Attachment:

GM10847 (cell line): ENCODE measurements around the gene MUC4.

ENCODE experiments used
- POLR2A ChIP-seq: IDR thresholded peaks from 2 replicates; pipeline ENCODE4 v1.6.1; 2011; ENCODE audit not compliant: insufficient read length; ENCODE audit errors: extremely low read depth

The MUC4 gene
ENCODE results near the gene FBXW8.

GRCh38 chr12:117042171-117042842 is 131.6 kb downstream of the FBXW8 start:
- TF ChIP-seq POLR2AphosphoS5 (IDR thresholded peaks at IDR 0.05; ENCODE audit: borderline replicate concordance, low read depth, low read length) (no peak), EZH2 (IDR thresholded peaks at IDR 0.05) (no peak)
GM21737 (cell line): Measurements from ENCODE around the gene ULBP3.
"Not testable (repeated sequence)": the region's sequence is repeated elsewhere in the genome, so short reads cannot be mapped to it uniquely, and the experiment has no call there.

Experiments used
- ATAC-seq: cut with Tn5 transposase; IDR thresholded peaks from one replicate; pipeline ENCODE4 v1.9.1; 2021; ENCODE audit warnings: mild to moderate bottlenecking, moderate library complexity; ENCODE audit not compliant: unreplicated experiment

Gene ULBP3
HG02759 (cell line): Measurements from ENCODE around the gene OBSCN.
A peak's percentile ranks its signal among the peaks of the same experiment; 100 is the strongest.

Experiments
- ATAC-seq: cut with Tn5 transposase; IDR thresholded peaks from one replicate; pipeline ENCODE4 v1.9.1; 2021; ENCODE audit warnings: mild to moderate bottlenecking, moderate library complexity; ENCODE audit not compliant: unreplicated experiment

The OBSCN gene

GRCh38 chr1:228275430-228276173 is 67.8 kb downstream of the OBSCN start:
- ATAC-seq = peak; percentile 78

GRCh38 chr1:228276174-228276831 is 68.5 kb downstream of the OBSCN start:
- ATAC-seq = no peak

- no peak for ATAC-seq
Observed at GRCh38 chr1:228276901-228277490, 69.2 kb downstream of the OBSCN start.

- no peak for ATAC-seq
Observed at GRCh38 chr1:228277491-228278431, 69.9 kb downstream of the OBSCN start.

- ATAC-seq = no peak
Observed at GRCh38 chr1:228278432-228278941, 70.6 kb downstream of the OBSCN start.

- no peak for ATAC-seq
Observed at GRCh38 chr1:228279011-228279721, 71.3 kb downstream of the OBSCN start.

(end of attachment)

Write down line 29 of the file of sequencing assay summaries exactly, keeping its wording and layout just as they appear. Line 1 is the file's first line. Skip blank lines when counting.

Observed at GRCh38 chr1:228279011-228279721, 71.3 kb downstream of the OBSCN start.